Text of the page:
For some managers, a business in trouble is a poisoned chalice; for others it represents an unmissable opportunity to shine. But leading a turnaround can be very tough. We speak to one of those who was up for the challenge – Wolverhampton Wanderers boss Kenny Jackett.
At some point in your career as a manager, you’ll find yourself working in tough conditions; often it’s a reason why the club changed its manager. But it can only ever be a great opportunity. You have to look at the potential of a club and try to reach or exceed that. With Wolves I could only see potential to improve.
“Walking into my interview, I thought I had a good idea of what the club needed and what I would do if given the job. You get better at dealing with tough situations with experience. However, if the opportunity comes I think you just have to take it, whether you’re experienced or a novice. If morale is at rock bottom you will probably have to change people. While there may be a lack of confidence or sense of direction, the enthusiasm has to be there and if it’s not then you may have to change your team. That’s how I felt coming into Wolves.
“When I joined, the team had been through two relegations in as many years. They needed some players without that baggage and the supporters needed new players to focus on. As a manager, you promise to be committed to the cause and to do everything in your power to succeed. But when it comes to setting goals and raising expectations, you have to be careful about being openly optimistic or having high hopes. You will have your own internal ambitions and expectations, so at Wolves we say we want to get into the Barclays Premier League and that is where the bar is set.
“But, given the high turnover rate of managers, it often doesn’t help to lay your head on the line by making bold predictions about your ambitions and expectations for the team. You have to concentrate on making a good start in the league and getting through a couple of rounds of the cup in order to gain momentum and confidence. Going into Sky Bet League One I felt that Wolves had fantastic potential. It was everybody’s cup final.
“There are certain challenges that big clubs with a long history face in that league, other recent examples being Leeds United, Sheffield United, Sheffield Wednesday and Nottingham Forest. So we faced our own set of problems compared with other clubs that had spent more time in the division. We had to recognise those challenges and make sure we could come up with the answers straight away. The pressure to succeed is no greater or lesser when the organisation is already at rock bottom; most pressure comes from inside. There is always going to be pressure on football managers to get results, because the turnover in this profession is so high. It is something managers have to accept. I don’t think you ever get the better of it, but you do come to terms with the fact.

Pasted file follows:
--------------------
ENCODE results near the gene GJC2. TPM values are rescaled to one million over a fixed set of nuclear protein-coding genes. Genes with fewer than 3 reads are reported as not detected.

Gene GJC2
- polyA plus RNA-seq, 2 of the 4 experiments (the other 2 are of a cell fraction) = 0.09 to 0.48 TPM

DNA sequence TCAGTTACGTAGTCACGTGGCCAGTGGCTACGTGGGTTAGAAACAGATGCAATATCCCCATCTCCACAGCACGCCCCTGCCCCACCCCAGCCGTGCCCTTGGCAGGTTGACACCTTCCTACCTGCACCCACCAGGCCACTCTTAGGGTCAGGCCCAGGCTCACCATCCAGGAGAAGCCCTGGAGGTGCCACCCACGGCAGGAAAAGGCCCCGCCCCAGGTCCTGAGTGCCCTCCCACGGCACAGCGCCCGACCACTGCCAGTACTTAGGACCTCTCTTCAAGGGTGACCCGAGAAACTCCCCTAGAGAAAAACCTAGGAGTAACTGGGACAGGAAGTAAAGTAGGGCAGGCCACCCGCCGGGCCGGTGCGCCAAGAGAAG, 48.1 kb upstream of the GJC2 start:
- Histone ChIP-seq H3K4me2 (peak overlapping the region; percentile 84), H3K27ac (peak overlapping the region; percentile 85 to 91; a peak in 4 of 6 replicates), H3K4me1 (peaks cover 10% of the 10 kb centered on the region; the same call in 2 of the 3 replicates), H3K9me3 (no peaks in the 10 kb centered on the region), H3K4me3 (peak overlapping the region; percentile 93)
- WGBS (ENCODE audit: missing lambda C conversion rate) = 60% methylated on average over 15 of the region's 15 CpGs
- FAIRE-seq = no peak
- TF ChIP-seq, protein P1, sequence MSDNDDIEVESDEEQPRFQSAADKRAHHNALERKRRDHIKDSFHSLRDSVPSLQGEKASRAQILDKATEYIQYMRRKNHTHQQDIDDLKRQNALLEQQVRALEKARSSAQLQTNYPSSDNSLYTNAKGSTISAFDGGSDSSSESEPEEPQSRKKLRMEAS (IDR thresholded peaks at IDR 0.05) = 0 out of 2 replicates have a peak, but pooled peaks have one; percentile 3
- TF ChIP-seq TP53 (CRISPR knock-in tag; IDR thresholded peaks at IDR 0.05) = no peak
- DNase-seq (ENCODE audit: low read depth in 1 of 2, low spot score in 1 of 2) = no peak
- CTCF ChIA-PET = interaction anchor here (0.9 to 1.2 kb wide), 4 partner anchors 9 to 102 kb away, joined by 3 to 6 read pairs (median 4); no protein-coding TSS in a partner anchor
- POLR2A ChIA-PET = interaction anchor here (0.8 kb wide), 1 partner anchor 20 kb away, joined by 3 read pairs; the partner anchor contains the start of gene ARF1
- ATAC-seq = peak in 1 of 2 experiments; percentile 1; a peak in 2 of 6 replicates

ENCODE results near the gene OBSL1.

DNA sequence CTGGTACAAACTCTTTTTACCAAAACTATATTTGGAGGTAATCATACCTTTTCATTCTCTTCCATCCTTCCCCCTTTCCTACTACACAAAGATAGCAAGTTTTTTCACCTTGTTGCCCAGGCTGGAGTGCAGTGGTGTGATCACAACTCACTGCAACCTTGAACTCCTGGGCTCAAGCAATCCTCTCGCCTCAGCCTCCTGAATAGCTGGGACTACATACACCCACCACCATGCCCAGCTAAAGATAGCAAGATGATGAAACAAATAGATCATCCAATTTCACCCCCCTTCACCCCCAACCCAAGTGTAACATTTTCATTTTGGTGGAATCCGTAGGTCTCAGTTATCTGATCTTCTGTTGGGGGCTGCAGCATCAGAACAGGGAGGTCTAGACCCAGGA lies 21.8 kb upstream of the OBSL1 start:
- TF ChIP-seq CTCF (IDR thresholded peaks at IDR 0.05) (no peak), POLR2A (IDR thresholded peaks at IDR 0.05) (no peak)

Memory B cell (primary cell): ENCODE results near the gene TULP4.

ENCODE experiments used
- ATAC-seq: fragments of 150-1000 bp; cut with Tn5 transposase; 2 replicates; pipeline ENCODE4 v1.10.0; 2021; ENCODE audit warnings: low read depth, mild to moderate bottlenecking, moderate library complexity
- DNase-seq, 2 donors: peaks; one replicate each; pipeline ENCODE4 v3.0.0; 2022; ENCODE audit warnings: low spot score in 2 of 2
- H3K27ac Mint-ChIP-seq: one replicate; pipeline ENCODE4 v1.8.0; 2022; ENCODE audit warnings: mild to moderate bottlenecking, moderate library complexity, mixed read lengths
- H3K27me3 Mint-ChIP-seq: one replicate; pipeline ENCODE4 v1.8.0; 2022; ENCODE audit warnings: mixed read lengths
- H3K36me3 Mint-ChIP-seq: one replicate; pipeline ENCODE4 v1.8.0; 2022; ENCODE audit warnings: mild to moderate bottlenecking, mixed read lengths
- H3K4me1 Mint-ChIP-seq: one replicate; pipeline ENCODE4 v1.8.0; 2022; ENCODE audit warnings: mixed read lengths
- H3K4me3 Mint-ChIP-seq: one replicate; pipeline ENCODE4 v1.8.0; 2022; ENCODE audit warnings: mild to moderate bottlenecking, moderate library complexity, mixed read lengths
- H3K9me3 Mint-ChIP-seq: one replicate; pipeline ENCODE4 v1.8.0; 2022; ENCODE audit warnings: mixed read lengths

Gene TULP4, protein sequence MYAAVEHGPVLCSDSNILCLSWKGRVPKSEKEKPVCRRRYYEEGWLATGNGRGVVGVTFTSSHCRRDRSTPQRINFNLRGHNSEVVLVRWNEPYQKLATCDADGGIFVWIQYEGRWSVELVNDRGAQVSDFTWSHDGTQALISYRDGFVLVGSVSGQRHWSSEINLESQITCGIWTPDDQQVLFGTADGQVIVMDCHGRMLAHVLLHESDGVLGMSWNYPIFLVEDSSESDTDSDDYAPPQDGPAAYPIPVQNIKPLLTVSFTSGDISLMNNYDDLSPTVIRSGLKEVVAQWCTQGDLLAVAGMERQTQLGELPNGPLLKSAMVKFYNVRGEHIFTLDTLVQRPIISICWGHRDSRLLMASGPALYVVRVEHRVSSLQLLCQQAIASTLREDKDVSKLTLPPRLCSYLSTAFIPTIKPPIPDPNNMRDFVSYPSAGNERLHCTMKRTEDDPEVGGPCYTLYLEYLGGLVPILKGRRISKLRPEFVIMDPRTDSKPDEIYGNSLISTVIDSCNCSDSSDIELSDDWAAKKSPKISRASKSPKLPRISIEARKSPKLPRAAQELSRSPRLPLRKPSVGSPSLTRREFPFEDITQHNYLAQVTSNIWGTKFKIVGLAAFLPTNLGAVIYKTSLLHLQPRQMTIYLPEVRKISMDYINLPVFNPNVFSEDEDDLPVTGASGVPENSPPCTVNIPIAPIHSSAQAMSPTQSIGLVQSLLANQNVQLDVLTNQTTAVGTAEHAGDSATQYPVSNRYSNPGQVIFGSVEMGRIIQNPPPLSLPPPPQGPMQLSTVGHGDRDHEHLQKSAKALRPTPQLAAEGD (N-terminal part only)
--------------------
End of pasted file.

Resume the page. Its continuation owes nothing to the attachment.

“I also don’t think the pressure is any greater when you’re at the helm of a big club than a small one. If you are bottom of the league with a small club you may still get the sack. Motivating yourself when the wins are in short supply and you know it will be a long journey back to greatness can be tough. The motivation comes from the belief that you can win the next game and the need to figure out a way to do that. Whether that means changing the system or the players or simply putting your faith in the team and helping them believe that they can get through that bad period, it is looking forward that motivates you.
“When the methods you have implemented enable you to turn things around it is very satisfying professionally, but it is still important to keeping looking forward. Wolves, for example, had a good year last year, but we are focused on the future and are not looking back. What we achieved last year should give the players the confidence that they can be successful, but now that has all started over again. Once again we have to prove ourselves, and that includes me. That’s what makes looking forward so exciting.”